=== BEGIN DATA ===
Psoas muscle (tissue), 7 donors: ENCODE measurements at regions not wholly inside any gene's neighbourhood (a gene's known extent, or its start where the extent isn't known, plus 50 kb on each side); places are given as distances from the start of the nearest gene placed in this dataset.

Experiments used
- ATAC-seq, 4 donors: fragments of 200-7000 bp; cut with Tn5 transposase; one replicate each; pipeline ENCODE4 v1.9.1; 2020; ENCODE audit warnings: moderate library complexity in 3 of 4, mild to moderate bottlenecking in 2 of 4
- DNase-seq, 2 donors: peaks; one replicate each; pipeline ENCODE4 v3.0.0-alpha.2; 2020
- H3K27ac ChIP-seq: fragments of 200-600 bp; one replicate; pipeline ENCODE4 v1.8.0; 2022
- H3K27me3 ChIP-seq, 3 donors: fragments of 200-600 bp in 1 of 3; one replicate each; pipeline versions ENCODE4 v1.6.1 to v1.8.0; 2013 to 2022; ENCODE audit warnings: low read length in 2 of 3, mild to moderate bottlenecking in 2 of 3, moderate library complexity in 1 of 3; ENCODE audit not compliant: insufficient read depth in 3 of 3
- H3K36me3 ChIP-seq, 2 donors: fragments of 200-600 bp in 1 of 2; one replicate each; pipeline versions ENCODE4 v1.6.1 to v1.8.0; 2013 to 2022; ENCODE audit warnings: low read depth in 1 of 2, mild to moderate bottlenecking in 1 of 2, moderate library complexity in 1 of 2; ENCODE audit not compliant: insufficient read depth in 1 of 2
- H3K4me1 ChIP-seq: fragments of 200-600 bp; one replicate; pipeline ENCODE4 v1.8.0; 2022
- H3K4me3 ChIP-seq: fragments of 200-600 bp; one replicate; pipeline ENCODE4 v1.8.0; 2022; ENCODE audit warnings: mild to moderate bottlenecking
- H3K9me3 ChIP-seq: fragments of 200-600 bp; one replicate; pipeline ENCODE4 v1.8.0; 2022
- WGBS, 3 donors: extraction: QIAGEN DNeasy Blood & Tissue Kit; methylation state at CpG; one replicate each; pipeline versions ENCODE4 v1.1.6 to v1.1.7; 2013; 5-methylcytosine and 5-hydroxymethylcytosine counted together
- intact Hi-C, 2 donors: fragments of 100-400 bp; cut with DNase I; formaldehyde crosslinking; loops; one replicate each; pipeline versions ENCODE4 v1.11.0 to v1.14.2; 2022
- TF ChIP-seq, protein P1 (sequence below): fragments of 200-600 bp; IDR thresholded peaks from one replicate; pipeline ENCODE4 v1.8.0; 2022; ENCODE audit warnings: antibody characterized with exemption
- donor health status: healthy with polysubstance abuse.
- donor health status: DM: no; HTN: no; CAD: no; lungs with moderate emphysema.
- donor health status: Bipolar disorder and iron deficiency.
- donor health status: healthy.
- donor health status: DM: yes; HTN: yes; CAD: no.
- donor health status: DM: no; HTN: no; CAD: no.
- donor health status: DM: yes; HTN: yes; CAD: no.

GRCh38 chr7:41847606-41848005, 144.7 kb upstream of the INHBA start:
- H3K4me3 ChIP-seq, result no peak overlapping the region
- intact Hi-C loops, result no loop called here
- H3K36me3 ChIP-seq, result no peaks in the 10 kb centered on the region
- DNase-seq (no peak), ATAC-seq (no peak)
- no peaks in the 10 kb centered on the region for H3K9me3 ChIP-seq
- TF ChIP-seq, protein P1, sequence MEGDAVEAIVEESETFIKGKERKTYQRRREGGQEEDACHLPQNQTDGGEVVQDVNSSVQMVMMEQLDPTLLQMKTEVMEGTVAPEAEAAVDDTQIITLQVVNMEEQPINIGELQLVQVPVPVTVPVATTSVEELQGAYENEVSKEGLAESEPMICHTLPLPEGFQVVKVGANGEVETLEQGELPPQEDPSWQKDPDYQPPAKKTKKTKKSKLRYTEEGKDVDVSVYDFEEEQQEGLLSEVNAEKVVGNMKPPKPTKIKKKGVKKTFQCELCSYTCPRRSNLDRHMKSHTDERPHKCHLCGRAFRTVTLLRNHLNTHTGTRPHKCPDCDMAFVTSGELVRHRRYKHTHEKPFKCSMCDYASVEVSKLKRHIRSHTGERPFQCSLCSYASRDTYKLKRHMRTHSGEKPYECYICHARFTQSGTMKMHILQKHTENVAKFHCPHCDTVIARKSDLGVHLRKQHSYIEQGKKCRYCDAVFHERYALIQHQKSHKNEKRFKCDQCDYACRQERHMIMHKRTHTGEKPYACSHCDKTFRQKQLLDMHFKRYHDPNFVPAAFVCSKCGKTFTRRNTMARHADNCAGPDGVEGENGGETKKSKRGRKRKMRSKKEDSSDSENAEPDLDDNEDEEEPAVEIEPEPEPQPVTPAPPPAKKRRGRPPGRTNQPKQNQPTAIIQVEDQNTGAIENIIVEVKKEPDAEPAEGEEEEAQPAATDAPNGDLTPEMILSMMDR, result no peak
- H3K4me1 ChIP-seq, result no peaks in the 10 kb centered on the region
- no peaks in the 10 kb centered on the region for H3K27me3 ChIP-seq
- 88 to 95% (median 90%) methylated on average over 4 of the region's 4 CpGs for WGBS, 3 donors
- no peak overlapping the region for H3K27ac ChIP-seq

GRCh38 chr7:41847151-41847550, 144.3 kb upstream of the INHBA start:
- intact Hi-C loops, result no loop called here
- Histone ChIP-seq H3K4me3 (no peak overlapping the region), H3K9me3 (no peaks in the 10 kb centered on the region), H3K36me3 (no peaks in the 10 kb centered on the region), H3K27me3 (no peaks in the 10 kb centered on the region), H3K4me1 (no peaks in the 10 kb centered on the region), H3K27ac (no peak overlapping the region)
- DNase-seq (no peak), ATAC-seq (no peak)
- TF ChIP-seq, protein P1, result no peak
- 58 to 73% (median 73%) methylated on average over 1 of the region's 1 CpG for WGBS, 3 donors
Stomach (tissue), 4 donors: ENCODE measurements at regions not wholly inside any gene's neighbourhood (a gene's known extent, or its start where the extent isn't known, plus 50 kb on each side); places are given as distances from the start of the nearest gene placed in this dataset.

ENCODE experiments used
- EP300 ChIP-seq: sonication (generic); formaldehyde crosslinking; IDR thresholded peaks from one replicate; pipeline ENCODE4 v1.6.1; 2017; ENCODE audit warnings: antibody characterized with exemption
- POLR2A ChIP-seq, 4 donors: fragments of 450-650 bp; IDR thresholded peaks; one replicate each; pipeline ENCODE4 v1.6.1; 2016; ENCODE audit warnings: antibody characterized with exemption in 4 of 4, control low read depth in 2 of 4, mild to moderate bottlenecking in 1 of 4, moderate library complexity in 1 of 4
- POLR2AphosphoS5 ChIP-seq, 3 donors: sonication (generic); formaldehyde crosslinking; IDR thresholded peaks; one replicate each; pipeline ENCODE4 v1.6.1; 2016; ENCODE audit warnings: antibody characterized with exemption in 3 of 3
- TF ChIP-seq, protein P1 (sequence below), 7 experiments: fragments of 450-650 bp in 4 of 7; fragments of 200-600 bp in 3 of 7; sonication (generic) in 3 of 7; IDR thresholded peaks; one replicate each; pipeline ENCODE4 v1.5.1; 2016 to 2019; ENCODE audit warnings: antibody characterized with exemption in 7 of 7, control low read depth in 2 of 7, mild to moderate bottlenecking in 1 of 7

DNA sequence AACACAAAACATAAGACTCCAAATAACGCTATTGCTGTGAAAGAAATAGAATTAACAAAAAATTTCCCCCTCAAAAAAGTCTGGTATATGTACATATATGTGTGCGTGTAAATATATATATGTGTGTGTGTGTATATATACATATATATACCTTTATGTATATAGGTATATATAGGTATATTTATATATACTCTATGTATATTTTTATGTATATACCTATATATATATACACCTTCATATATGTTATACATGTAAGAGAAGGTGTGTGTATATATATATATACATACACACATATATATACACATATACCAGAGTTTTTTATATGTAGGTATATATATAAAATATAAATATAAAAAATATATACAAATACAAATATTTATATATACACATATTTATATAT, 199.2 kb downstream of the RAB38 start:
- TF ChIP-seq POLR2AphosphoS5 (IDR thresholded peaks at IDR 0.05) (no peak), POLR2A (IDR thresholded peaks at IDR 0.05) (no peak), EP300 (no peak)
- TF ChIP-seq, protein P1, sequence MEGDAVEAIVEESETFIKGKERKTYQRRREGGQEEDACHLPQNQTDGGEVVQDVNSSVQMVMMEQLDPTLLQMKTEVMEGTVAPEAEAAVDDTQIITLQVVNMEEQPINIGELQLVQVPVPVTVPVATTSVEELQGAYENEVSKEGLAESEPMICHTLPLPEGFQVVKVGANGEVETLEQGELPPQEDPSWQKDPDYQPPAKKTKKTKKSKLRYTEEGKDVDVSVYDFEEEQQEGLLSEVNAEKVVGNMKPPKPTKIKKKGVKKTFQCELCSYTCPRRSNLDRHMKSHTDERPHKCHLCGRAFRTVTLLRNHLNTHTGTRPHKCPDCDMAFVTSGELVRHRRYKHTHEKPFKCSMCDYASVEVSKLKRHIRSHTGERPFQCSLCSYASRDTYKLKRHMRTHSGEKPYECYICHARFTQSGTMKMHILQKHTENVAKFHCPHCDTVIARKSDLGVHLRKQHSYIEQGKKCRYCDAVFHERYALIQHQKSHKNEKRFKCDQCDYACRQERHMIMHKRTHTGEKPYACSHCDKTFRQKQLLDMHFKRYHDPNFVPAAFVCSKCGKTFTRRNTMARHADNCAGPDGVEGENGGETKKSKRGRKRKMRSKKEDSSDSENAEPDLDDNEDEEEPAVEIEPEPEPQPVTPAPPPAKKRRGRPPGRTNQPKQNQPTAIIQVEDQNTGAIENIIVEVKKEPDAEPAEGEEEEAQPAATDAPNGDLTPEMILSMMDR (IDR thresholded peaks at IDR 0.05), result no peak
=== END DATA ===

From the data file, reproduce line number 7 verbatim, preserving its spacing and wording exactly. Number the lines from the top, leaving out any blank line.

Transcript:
- H3K36me3 ChIP-seq, 2 donors: fragments of 200-600 bp in 1 of 2; one replicate each; pipeline versions ENCODE4 v1.6.1 to v1.8.0; 2013 to 2022; ENCODE audit warnings: low read depth in 1 of 2, mild to moderate bottlenecking in 1 of 2, moderate library complexity in 1 of 2; ENCODE audit not compliant: insufficient read depth in 1 of 2